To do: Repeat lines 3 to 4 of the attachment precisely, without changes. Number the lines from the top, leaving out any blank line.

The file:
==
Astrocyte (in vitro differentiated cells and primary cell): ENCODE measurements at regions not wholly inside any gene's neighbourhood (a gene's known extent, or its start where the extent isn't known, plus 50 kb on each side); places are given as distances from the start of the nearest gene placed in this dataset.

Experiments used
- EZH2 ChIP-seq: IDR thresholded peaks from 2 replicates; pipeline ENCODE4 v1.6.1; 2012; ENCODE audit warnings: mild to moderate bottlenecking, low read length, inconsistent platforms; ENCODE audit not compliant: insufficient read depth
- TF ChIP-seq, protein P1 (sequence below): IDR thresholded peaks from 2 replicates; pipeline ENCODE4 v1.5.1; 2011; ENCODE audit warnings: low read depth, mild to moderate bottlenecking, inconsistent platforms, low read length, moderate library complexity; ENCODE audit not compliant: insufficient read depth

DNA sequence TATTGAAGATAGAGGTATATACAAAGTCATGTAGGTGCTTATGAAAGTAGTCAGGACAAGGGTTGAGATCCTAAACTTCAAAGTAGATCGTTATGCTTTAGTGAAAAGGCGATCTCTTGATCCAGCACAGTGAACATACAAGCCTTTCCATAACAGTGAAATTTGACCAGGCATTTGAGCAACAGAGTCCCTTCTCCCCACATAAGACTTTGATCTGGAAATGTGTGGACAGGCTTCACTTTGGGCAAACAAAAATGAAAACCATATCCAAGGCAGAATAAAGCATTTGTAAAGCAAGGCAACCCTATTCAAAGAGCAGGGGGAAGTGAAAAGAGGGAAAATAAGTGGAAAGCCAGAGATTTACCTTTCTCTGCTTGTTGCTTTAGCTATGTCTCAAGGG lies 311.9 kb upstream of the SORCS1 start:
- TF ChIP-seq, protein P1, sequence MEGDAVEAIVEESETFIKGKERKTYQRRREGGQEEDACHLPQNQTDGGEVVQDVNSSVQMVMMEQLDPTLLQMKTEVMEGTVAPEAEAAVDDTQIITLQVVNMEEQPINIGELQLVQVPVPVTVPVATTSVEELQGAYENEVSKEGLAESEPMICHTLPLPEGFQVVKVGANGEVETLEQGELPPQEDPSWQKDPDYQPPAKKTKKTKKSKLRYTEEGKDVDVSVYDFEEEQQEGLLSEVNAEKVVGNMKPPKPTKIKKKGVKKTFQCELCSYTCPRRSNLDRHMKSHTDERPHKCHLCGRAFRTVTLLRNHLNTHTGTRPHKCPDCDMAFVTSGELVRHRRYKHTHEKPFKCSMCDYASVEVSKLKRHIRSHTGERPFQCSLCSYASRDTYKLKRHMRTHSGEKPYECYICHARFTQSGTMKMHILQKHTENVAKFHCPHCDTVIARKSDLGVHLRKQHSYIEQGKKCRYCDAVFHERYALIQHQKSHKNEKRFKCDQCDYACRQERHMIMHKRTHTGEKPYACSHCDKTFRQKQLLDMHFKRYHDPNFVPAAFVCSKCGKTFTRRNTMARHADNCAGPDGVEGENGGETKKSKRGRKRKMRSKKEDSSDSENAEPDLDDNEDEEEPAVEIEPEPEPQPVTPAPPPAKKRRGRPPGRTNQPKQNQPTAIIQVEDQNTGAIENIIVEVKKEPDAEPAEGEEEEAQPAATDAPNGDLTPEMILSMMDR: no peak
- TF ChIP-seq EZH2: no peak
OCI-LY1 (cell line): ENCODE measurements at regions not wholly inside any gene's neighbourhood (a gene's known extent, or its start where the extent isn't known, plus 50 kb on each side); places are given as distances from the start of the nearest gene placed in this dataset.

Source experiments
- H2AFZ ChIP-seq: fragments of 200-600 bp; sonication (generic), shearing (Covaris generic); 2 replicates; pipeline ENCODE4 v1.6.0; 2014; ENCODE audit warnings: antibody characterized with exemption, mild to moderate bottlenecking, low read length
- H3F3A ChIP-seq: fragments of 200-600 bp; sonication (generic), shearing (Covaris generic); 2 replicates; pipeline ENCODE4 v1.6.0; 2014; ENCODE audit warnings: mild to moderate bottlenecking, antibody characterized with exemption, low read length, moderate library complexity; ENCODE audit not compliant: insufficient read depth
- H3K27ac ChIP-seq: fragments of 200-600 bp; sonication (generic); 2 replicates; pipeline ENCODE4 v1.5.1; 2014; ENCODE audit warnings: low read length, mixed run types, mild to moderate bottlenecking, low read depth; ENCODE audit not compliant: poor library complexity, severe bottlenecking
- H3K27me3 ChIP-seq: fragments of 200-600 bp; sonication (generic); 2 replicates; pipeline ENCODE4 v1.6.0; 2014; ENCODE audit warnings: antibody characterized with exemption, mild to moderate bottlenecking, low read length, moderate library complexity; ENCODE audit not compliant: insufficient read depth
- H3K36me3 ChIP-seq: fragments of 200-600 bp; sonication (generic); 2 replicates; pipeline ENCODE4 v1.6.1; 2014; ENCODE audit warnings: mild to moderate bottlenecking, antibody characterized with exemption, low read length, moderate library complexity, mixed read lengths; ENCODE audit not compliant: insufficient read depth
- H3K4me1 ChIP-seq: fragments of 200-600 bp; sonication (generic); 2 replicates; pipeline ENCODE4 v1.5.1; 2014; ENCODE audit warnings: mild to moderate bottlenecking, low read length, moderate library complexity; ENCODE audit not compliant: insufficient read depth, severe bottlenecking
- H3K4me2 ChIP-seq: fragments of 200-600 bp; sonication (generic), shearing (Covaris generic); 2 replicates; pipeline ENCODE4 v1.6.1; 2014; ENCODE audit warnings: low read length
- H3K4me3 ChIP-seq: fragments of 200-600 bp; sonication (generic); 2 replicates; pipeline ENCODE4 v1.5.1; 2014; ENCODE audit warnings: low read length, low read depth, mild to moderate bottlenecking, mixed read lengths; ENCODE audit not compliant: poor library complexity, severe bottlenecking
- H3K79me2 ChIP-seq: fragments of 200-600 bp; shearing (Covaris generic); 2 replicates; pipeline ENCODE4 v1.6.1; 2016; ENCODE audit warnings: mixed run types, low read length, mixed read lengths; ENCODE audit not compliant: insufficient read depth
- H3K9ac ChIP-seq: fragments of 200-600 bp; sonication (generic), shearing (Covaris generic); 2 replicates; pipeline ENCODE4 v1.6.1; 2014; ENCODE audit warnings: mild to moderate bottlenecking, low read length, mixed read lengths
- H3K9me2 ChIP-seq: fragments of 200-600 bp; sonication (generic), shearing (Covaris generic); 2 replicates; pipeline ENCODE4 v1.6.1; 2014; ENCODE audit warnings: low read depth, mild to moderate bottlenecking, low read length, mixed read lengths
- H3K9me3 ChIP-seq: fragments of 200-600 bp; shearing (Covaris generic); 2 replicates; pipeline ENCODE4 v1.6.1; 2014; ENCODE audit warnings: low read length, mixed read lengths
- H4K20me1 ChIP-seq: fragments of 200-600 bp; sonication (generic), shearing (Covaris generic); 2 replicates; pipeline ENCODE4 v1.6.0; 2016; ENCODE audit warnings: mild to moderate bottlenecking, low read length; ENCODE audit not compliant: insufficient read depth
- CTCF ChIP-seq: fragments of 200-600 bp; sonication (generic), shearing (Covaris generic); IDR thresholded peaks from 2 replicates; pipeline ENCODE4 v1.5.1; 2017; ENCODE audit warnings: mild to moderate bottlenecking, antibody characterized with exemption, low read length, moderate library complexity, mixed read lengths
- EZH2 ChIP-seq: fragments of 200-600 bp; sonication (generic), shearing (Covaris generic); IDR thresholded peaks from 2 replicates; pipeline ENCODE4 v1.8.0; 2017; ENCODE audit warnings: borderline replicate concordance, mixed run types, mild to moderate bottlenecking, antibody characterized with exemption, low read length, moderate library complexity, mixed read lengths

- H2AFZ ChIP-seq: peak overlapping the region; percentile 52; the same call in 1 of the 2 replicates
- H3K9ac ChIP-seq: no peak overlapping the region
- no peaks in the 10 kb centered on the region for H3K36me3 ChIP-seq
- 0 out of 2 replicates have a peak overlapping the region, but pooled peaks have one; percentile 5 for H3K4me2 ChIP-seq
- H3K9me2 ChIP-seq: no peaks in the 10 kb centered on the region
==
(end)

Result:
- EZH2 ChIP-seq: IDR thresholded peaks from 2 replicates; pipeline ENCODE4 v1.6.1; 2012; ENCODE audit warnings: mild to moderate bottlenecking, low read length, inconsistent platforms; ENCODE audit not compliant: insufficient read depth
- TF ChIP-seq, protein P1 (sequence below): IDR thresholded peaks from 2 replicates; pipeline ENCODE4 v1.5.1; 2011; ENCODE audit warnings: low read depth, mild to moderate bottlenecking, inconsistent platforms, low read length, moderate library complexity; ENCODE audit not compliant: insufficient read depth